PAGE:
During her cancer treatments and while following up with her oncologist in the Portland area, McBreairty stays with her sister, Ruth (McBreairty) Reglin, her nephew, Ruth’s son Jordan, and Reglin’s boyfriend, Brian Askov, in Windham.
“I don’t know how they put up with me,” joked McBreairty.
Reglin said she is more than willing to do so.
“It’s been difficult in the sense of thinking my sister is fighting for her life and the possibility of losing her,” Reglin said. “She’s also an inspiration to me with her positive outlook. She looks at every day as a blessing.”
Still, McBreairty admitted that this time around there were moments when she began to feel her resolve weaken.
“I couldn’t lay down, it was too painful so I had to sleep in a recliner. At one point I thought, ‘I can’t do this anymore. It’s too painful.’ How do I tell my family I can’t do this anymore? I just can’t,” she said.
This spring, while seeking evaluation for lifelong sinus issues, McBreairty’s doctors discovered that the cancer had attacked her C1 and C2 vertebrae, requiring emergency spinal fusion surgery by a neurologist in Boston.
As she awaited transport to Boston, doctors had a clear warning for McBreairty, who at that point had no idea the seriousness of the situation.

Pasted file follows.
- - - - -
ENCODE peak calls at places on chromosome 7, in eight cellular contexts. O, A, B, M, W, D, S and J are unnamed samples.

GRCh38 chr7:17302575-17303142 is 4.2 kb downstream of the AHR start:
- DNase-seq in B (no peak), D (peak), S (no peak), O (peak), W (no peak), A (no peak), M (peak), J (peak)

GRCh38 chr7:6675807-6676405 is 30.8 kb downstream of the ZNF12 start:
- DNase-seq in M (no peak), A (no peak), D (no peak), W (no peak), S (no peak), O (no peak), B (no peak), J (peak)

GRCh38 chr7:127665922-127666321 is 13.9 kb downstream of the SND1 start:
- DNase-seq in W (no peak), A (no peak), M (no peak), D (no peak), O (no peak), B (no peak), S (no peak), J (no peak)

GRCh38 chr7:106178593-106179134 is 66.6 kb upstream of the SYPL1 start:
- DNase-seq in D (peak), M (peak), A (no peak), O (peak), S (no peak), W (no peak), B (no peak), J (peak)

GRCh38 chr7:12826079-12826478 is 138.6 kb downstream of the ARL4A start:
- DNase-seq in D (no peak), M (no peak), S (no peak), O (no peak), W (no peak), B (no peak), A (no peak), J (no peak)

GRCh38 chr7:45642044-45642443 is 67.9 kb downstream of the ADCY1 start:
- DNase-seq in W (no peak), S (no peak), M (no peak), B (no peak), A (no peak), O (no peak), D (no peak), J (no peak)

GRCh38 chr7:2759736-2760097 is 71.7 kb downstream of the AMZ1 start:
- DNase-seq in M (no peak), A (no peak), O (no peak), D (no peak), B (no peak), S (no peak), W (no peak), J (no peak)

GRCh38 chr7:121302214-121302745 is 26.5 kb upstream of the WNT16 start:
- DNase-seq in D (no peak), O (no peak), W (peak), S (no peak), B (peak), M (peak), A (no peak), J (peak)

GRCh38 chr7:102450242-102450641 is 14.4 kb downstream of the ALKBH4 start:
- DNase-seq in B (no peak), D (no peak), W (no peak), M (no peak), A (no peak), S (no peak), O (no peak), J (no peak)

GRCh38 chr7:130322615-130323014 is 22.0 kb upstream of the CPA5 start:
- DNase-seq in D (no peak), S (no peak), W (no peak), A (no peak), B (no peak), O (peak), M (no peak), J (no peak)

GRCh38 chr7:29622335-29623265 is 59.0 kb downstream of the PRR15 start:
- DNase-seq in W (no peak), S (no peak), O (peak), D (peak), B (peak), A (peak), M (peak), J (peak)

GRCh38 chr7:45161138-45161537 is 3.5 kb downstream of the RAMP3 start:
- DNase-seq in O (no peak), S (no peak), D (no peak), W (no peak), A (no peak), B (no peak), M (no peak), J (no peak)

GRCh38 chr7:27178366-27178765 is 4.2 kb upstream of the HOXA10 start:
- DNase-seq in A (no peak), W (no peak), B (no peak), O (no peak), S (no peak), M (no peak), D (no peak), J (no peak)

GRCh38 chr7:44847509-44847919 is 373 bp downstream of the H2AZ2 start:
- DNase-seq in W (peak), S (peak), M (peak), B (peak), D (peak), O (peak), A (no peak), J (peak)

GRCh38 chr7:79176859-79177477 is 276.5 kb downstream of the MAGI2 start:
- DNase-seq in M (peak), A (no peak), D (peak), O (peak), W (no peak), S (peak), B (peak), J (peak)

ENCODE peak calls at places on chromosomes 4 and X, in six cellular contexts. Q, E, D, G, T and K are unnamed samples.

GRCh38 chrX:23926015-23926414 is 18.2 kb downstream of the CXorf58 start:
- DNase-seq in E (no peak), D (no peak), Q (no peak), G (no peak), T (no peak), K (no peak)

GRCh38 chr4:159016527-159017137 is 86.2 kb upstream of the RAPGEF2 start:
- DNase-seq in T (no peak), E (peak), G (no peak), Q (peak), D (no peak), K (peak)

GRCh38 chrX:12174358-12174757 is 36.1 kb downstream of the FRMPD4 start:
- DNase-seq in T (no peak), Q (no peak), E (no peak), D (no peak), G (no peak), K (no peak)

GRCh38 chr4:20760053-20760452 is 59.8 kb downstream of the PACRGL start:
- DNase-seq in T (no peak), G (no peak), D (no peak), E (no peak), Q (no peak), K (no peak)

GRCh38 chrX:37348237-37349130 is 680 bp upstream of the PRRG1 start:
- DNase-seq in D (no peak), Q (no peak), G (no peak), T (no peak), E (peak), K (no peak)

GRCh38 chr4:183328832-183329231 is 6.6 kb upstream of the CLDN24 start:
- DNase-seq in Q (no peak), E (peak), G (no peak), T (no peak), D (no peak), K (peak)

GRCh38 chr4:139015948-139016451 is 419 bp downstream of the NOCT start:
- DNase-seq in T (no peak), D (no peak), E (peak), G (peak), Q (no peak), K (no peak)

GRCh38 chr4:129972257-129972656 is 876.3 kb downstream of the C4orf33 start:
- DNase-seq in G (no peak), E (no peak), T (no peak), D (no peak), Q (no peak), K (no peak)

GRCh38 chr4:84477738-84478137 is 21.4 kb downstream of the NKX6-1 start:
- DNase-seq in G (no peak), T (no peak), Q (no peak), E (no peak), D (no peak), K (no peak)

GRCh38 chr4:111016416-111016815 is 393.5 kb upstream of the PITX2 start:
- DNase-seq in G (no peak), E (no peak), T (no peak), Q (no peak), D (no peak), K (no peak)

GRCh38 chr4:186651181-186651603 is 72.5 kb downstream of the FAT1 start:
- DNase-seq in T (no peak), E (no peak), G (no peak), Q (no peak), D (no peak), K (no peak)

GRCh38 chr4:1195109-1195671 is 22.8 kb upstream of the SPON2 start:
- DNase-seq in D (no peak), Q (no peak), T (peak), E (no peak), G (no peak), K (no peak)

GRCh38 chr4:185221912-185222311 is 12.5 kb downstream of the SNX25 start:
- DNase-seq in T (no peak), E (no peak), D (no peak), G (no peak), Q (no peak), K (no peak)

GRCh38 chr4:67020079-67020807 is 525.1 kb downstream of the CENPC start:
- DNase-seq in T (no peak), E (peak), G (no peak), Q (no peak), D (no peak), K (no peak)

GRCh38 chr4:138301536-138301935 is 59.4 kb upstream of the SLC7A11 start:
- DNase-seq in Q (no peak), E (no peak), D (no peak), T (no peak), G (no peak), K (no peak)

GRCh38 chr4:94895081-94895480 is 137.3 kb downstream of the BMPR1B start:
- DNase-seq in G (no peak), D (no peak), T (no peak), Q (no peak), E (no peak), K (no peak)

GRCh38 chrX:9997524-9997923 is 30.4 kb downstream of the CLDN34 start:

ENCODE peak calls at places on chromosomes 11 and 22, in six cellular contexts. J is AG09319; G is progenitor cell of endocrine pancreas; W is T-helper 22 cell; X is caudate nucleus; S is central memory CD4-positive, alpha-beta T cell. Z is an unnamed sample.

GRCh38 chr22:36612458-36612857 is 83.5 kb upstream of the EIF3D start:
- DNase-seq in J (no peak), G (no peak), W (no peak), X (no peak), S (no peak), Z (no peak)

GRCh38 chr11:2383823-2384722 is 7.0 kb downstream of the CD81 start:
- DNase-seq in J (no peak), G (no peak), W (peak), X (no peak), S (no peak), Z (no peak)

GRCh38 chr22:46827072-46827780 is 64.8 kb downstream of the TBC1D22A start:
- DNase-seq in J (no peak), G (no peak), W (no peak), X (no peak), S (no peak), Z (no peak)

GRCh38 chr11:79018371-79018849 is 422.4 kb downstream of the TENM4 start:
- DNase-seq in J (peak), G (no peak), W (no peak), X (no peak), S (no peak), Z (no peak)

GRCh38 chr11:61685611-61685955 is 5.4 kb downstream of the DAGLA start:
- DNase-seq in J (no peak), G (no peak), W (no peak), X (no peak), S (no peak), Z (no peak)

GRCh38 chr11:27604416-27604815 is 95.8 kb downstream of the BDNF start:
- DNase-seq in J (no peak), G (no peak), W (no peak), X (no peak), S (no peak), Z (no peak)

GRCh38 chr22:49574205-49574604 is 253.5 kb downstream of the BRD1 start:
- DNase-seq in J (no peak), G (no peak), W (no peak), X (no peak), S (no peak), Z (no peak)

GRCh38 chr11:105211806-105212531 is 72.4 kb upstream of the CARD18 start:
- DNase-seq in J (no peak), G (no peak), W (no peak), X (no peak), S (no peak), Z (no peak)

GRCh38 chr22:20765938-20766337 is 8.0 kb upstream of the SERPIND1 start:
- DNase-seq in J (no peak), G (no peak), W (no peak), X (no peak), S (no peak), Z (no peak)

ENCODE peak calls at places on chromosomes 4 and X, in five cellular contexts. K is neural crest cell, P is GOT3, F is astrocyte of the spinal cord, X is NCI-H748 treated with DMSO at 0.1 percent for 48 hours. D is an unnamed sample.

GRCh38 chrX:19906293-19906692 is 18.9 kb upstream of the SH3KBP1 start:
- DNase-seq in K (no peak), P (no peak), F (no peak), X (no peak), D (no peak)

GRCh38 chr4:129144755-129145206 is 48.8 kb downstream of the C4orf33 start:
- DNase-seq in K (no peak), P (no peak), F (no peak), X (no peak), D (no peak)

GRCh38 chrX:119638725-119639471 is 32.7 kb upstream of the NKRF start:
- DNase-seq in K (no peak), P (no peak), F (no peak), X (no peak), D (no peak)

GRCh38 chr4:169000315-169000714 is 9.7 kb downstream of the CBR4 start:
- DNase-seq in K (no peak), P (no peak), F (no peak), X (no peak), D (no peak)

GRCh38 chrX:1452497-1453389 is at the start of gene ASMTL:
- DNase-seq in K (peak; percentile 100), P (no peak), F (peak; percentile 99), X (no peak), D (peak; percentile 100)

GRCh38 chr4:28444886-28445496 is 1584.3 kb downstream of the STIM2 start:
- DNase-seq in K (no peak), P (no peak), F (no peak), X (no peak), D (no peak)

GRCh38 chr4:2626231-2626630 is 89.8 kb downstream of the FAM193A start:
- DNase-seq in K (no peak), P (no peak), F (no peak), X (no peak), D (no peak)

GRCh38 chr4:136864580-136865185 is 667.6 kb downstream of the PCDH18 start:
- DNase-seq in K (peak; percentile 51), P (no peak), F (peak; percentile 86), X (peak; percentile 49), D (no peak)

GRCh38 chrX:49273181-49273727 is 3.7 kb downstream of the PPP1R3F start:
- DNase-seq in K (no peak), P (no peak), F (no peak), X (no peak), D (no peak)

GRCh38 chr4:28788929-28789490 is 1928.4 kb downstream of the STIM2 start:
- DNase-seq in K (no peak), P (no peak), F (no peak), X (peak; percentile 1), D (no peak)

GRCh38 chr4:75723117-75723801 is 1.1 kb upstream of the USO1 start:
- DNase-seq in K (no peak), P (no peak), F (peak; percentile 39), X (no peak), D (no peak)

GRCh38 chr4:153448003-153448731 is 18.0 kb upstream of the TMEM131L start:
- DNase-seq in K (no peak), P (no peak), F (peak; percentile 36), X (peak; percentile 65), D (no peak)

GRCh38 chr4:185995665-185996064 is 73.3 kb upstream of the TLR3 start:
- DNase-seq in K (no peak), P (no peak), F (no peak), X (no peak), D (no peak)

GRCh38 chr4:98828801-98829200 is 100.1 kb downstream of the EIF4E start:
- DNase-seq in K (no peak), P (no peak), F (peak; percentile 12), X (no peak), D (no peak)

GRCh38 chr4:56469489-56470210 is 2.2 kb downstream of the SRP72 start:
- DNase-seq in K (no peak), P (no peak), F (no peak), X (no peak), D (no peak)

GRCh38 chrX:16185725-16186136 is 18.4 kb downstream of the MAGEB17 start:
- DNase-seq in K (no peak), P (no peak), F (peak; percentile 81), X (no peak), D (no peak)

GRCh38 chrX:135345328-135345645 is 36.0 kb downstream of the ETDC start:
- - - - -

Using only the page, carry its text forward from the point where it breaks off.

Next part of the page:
“They told me, ‘You need to be careful; don’t move your head.’ I thought ‘Now you’re kind of freaking me out,’” she said.
Following the surgery, McBreairty experienced leaking at the incision site which resulted in multiple return trips to Boston for examination and restitching of the wound. She underwent a second operation to repair the issue, which was less than ideal for a woman living at the top of Maine.
“Boston was killing me,” she said. “It was totally insane to go to Boston every three weeks. I had to pay for hotels, gas, tolls. I am not employed and have no income. Since April I made seven trips to Boston.”
McBreairty said that despite the drawbacks, she is thankful that her tumor markers continue to decline and she is hopeful to soon become involved with an immunotherapy treatment program.
“I have a sincerely huge trust in God. I have that faith and trust,” she said. “We’re all gonna die — there is nothing we can do to change that, but it’s not about the dying, it’s about the living. I strived to be a good person before cancer and strive to be a good person now.”
Regardless of what happens, she is determined to enjoy life with her family, which also includes her children, Shannon and Jeremy McBreairty, and granddaughters, Jasmine, who was born in May, as well as Bailey, 11, and Logan, 9.
McBreairty said she hopes to be well enough to return to work one day, but for now enjoys looking out the sliding glass windows of her front porch to take in the beauty of the Allagash landscape, which she said includes “brilliant sunsets.”
“This is where my family is, but I really do love my community and my people as well. You can see God in the community everywhere,” she said. “The beauty of the place just blows my mind everyday. I went to the Grand Canyon and it was magnificent, but still there’s just something about Allagash. It’s home, and home is the community.”